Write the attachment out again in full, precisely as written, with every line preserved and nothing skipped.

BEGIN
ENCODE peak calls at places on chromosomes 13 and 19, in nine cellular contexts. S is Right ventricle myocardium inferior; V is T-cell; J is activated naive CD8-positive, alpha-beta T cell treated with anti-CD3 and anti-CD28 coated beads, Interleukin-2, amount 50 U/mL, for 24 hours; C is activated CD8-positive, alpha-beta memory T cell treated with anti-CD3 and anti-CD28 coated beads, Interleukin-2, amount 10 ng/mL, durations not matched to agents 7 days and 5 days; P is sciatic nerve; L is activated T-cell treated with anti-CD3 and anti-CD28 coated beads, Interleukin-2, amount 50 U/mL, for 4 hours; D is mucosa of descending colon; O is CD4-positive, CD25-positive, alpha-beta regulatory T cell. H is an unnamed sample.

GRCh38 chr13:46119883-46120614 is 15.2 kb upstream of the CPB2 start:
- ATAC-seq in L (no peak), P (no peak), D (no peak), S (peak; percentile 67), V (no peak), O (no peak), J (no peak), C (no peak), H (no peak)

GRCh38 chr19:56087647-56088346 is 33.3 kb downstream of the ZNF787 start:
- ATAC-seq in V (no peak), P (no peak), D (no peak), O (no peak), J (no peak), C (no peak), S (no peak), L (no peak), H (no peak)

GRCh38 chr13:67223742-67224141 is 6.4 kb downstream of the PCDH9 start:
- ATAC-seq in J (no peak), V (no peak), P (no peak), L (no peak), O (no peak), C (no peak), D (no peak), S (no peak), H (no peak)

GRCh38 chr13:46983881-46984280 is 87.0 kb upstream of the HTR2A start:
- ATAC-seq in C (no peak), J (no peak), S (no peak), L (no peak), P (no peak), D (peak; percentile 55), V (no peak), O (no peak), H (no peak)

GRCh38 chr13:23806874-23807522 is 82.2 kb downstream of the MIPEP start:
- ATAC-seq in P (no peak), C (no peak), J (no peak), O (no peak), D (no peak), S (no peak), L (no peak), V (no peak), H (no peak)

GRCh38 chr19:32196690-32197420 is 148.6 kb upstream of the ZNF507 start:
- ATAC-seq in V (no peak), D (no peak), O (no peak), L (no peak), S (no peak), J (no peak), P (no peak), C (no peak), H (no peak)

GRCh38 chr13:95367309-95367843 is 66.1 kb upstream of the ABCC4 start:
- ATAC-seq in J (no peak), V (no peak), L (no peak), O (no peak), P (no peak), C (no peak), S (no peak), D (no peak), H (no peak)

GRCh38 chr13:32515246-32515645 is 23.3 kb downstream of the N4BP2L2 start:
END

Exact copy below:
ENCODE peak calls at places on chromosomes 13 and 19, in nine cellular contexts. S is Right ventricle myocardium inferior; V is T-cell; J is activated naive CD8-positive, alpha-beta T cell treated with anti-CD3 and anti-CD28 coated beads, Interleukin-2, amount 50 U/mL, for 24 hours; C is activated CD8-positive, alpha-beta memory T cell treated with anti-CD3 and anti-CD28 coated beads, Interleukin-2, amount 10 ng/mL, durations not matched to agents 7 days and 5 days; P is sciatic nerve; L is activated T-cell treated with anti-CD3 and anti-CD28 coated beads, Interleukin-2, amount 50 U/mL, for 4 hours; D is mucosa of descending colon; O is CD4-positive, CD25-positive, alpha-beta regulatory T cell. H is an unnamed sample.

GRCh38 chr13:46119883-46120614 is 15.2 kb upstream of the CPB2 start:
- ATAC-seq in L (no peak), P (no peak), D (no peak), S (peak; percentile 67), V (no peak), O (no peak), J (no peak), C (no peak), H (no peak)

GRCh38 chr19:56087647-56088346 is 33.3 kb downstream of the ZNF787 start:
- ATAC-seq in V (no peak), P (no peak), D (no peak), O (no peak), J (no peak), C (no peak), S (no peak), L (no peak), H (no peak)

GRCh38 chr13:67223742-67224141 is 6.4 kb downstream of the PCDH9 start:
- ATAC-seq in J (no peak), V (no peak), P (no peak), L (no peak), O (no peak), C (no peak), D (no peak), S (no peak), H (no peak)

GRCh38 chr13:46983881-46984280 is 87.0 kb upstream of the HTR2A start:
- ATAC-seq in C (no peak), J (no peak), S (no peak), L (no peak), P (no peak), D (peak; percentile 55), V (no peak), O (no peak), H (no peak)

GRCh38 chr13:23806874-23807522 is 82.2 kb downstream of the MIPEP start:
- ATAC-seq in P (no peak), C (no peak), J (no peak), O (no peak), D (no peak), S (no peak), L (no peak), V (no peak), H (no peak)

GRCh38 chr19:32196690-32197420 is 148.6 kb upstream of the ZNF507 start:
- ATAC-seq in V (no peak), D (no peak), O (no peak), L (no peak), S (no peak), J (no peak), P (no peak), C (no peak), H (no peak)

GRCh38 chr13:95367309-95367843 is 66.1 kb upstream of the ABCC4 start:
- ATAC-seq in J (no peak), V (no peak), L (no peak), O (no peak), P (no peak), C (no peak), S (no peak), D (no peak), H (no peak)

GRCh38 chr13:32515246-32515645 is 23.3 kb downstream of the N4BP2L2 start: